As Republicans in the US voted in the House and Senate to permanently block regulations to lower emissions from power plants, China announced it will cut emissions from coal-fired power plants 60% by 2020.
That’s double the cuts in the US Clean Power Plan, which would reduce emissions from power plants 32% by 2025 – the greatest source of US emissions.
China will get there by upgrading coal plants (an option available in the US Clean Power Plan), reducing emissions by 180 million metric tons.
China also announced it is raising renewable energy targets, to an amazing 150-200 gigawatts (GW) of solar by 2020 (up from 70GW), and 250 GW of wind (up from 200GW). The government is pressing companies to bring down costs, by 2% a year for solar and 3-5% for wind, says Li Junfeng, director for climate change strategy at the National Development and Reform Commission of China.
This year, China will install almost as much solar as exists in the entire US.
Speaking at a COP21 event, Xie Zhenhua, who heads China’s delegation, says: "China is entering a new normal of energy and resource conservation. We can seek a different way through ecologically driven wealth generation," reports Yale 360.
Instead of building two coal plans a week, as it’s done for the past decade, "China is now building the clean energy equivalent of one coal-fired power station every week," Richard Black, director of UK-based Energy and Climate Intelligence Unit, told Yale 360. And instead of leading a world-wide coal boom, this about-face is spreading to developing countries.
Dozens of coal-fired power plants are now idle in China and coal imports have dropped 35%, reducing coal use 5-8% this year, according to the Institute for Energy Economics and Financial Analysis. That’s prevented numerous big coal mining projects from going forward around the world.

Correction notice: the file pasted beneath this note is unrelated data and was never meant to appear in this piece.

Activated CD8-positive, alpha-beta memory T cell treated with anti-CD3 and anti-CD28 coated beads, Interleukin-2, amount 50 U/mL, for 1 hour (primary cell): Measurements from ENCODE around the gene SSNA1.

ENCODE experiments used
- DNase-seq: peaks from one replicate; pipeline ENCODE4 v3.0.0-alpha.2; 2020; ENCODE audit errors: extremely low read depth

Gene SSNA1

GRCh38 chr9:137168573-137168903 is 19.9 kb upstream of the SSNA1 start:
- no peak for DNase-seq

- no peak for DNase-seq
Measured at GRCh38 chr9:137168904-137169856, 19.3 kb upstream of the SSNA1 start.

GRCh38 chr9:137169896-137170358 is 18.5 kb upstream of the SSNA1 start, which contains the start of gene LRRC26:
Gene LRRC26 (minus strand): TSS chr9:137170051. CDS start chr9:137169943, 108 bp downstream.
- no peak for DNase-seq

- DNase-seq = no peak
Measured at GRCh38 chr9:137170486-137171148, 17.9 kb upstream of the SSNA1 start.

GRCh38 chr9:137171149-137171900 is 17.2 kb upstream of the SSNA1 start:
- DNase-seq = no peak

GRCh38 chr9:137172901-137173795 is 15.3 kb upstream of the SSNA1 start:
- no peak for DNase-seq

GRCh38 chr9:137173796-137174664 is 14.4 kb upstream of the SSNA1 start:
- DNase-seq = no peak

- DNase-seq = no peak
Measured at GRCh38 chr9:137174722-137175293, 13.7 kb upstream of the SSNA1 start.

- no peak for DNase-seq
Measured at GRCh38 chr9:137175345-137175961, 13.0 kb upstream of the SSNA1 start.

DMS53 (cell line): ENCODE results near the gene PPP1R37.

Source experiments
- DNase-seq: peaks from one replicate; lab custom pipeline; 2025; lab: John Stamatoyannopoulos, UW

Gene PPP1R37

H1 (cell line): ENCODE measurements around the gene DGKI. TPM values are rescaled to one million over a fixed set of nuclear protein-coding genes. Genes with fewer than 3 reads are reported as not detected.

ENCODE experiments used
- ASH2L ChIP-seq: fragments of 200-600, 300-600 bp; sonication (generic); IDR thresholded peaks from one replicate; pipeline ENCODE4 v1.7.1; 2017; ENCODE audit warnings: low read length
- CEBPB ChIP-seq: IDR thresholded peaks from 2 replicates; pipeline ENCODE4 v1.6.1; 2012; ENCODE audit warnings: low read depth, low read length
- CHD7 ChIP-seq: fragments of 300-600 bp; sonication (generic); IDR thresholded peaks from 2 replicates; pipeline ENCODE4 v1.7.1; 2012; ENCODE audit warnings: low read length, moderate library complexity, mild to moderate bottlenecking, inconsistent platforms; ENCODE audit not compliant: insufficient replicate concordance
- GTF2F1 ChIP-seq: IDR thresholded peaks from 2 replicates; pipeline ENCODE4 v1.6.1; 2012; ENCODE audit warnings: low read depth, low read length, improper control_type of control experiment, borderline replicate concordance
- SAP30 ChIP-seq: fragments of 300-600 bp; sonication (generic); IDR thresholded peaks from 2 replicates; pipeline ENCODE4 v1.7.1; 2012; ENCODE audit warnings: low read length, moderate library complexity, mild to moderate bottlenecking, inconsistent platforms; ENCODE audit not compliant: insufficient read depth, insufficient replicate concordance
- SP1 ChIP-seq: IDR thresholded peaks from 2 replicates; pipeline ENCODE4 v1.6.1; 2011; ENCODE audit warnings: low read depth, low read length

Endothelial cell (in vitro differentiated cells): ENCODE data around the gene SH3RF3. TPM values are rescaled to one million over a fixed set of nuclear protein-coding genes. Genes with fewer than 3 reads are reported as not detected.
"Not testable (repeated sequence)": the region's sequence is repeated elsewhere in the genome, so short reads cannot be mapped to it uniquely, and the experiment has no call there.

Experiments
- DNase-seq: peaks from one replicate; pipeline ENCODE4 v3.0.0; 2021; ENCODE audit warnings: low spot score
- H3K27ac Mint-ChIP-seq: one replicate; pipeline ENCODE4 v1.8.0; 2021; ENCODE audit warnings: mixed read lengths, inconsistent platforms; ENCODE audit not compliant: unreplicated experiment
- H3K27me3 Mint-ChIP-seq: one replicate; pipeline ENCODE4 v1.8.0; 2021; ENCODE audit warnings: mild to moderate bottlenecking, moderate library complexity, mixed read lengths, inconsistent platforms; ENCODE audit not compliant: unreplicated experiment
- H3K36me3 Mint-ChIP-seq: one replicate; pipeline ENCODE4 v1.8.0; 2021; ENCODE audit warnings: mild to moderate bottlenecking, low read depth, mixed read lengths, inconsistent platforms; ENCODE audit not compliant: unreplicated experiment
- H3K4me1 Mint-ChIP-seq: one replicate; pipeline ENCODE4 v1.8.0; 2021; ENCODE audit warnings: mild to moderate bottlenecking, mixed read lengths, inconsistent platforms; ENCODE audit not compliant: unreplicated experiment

Read our article, China Gets a B+ On Climate Pledges.
Another major announcement comes out of Africa – the launch of the African Renewable Energy Initiative – with the incredible goal of reaching 300 gigawatts (GW) of clean energy by 2030.
This is amazing, because right now the entire continent only has 160 GW of energy capacity of any kind.
The initial target is 10 GW of renewables by 2020, after which it will quickly and dramatically ramp over the following decade.
African Development Bank unveiled the initiative and will devote up to 40% of its total resources to finance it. The World Bank will invest $16 billion, and the $100 billion Green Climate Fund will be another important source of backing.
Last year, the Bank started the African Renewable Energy Fund to support small and medium-size companies that produce renewable energy.
"This will catalyze investors, so I can assure you that in a few years time we may be looking at $500 million to $1 billion" for the Fund, says Gabriel Negatu of African Development Bank.